The county of Fife consists of a long peninsula bounded on the south by the Firth of Forth and on the north by the Firth of Tay. It is steeped in history, and for that reason is sometimes referred to as the Kingdom of Fife. James II, who ruled from 1437 to 1460,once called it a ‘fringe of gold on a beggar’s mantle’, meaning that, in his day, it had prosperous coastal towns and a barren interior. During the Cold War years, Fife was where Scotland would be governed from in the event of a nuclear attack. The underground Secret Bunker, as it is now known, was located on a farm near St Andrews.
Dunfermline, still an important town, was Scotland’s capital before Edinburgh took over, and on the coast there were small prosperous seaports that traded with Europe. You can still see the European influence today. Some of the older buildings in the coastal towns have a distinctly Low Countries feel to them, and some houses have red pantiles - brought in as ballast from the Netherlands and the Baltic countries - instead of slates. These ports, with names such as Crail, Pittenweemand Anstruther, are still there, though now they rely on tourism rather than trade.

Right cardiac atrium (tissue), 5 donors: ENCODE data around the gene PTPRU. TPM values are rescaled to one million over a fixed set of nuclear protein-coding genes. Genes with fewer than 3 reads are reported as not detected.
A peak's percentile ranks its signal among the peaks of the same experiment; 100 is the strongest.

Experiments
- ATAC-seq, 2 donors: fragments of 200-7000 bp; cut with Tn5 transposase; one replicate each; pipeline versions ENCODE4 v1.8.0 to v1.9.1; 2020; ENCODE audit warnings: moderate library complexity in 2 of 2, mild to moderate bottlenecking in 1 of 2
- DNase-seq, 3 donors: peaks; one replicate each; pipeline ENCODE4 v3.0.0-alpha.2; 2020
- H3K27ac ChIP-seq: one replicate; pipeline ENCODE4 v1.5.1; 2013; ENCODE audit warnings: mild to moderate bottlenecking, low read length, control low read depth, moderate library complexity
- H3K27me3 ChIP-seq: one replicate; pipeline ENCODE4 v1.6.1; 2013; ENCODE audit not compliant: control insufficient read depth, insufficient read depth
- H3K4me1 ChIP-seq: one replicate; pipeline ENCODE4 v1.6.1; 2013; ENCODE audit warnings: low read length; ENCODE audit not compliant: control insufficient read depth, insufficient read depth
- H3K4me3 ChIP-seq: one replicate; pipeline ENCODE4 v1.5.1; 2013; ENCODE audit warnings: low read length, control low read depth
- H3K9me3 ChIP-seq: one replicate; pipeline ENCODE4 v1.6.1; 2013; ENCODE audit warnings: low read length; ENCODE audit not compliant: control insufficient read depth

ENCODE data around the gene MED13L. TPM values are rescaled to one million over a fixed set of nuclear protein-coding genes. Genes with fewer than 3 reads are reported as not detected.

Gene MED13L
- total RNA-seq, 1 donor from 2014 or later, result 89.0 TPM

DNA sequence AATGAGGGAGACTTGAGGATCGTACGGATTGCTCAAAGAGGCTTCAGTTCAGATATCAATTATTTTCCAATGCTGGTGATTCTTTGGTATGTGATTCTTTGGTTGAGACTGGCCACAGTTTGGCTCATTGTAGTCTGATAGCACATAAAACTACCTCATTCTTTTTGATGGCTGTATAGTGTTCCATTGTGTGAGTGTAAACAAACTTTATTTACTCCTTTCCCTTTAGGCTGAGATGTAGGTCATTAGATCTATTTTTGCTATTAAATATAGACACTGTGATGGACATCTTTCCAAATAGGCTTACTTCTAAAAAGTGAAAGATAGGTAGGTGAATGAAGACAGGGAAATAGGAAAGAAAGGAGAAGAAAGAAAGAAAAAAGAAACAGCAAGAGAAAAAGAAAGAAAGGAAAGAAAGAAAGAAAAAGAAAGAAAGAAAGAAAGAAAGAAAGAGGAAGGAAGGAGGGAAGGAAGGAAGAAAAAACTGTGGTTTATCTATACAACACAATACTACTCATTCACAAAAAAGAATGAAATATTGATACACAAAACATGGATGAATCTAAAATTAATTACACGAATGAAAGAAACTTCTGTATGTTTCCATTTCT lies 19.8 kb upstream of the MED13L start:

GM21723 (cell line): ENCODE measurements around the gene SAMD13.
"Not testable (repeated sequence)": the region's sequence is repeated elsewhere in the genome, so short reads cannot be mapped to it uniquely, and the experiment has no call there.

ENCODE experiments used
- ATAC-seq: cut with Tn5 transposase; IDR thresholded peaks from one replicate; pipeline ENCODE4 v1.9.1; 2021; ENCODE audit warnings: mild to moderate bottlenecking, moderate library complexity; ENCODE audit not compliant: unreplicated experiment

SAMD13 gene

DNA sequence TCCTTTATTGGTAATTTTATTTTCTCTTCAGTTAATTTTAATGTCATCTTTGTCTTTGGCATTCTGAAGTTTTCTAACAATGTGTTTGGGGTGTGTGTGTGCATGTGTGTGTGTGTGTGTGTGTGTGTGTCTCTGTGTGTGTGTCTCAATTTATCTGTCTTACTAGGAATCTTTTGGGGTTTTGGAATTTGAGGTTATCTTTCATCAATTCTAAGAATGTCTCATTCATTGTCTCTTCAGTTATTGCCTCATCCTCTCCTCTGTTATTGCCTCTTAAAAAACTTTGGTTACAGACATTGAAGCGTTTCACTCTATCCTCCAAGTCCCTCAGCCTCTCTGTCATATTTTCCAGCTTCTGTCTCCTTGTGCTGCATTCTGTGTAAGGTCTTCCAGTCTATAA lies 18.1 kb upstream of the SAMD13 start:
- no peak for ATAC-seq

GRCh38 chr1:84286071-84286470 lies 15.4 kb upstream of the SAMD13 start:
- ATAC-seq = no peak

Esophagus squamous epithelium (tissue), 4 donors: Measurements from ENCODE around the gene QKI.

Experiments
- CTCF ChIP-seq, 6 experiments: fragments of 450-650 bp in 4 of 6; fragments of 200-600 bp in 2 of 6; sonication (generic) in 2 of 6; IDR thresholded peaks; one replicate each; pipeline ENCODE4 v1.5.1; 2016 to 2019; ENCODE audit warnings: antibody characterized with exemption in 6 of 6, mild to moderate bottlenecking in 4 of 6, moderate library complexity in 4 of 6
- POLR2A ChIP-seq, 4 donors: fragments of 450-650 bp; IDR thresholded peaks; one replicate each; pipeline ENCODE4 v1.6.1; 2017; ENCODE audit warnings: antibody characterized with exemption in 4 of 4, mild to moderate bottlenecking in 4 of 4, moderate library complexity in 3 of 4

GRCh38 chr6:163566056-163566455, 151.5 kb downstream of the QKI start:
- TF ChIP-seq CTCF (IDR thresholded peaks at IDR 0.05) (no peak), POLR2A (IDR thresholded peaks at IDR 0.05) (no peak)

Of all the towns on the county’s east coast the most famous is surely St Andrews. Seen from a distance, it shimmers with spires and towers, and is crammed with ancient buildings and historical associations.
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